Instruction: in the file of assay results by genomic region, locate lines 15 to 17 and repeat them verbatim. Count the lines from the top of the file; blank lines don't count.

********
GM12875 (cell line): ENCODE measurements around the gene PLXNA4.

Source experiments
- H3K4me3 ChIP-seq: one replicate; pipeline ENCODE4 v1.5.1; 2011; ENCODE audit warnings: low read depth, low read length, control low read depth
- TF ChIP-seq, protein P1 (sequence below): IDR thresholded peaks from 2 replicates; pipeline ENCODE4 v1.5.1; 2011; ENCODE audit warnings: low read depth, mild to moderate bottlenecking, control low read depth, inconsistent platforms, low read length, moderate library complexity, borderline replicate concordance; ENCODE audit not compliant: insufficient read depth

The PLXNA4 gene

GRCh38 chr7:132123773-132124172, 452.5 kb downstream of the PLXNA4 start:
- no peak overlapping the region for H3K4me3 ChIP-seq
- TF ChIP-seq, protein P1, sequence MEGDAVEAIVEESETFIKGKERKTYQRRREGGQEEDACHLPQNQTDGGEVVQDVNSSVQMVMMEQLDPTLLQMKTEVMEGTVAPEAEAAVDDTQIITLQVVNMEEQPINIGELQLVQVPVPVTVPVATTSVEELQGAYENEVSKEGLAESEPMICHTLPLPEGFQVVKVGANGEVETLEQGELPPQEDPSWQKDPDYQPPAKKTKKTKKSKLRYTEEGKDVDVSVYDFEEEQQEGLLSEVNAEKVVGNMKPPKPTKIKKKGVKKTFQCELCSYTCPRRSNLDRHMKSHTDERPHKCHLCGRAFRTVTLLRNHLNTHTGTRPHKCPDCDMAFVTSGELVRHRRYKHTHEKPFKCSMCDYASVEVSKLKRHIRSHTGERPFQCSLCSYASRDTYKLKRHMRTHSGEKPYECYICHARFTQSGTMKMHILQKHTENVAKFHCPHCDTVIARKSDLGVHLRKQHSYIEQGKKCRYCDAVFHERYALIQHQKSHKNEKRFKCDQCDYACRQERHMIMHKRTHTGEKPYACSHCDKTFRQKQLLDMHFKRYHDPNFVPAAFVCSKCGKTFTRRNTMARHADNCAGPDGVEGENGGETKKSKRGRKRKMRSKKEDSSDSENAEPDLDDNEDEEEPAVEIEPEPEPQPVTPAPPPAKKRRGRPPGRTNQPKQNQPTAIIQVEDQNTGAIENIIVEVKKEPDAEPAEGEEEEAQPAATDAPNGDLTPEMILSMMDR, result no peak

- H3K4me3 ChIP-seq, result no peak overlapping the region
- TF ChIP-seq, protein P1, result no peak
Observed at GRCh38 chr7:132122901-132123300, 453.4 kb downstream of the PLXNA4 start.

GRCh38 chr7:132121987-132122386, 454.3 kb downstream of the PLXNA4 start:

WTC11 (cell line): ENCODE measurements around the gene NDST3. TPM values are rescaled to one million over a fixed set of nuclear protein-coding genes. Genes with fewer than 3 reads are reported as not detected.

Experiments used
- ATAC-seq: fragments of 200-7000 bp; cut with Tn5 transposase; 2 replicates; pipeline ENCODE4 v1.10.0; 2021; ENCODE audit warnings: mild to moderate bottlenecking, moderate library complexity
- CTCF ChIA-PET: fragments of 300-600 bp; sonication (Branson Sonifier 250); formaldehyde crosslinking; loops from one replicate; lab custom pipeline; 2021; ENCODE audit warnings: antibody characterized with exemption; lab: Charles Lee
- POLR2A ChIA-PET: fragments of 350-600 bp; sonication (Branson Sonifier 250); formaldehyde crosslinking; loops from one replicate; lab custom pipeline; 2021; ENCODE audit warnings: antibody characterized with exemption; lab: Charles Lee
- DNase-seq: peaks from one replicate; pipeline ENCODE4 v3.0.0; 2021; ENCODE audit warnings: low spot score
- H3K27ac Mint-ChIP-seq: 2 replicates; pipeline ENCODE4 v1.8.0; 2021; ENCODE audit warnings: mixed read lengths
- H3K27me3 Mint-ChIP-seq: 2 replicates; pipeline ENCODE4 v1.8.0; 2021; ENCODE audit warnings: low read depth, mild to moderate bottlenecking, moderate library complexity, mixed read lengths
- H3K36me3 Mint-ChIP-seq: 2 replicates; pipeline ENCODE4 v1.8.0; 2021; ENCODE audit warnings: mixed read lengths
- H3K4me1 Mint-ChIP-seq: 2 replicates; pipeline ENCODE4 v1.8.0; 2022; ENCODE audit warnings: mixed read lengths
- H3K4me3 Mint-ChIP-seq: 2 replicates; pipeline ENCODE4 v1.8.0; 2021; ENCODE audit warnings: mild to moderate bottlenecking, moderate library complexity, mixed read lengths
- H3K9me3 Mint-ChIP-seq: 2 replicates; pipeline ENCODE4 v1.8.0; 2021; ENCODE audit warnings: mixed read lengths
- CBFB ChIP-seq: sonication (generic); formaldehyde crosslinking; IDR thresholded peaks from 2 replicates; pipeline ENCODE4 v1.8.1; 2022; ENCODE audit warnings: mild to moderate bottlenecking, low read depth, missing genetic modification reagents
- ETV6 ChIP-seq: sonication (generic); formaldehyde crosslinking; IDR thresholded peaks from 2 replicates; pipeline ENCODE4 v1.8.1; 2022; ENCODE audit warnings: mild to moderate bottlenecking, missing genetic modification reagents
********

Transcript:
- ATAC-seq: fragments of 200-7000 bp; cut with Tn5 transposase; 2 replicates; pipeline ENCODE4 v1.10.0; 2021; ENCODE audit warnings: mild to moderate bottlenecking, moderate library complexity
- CTCF ChIA-PET: fragments of 300-600 bp; sonication (Branson Sonifier 250); formaldehyde crosslinking; loops from one replicate; lab custom pipeline; 2021; ENCODE audit warnings: antibody characterized with exemption; lab: Charles Lee
- POLR2A ChIA-PET: fragments of 350-600 bp; sonication (Branson Sonifier 250); formaldehyde crosslinking; loops from one replicate; lab custom pipeline; 2021; ENCODE audit warnings: antibody characterized with exemption; lab: Charles Lee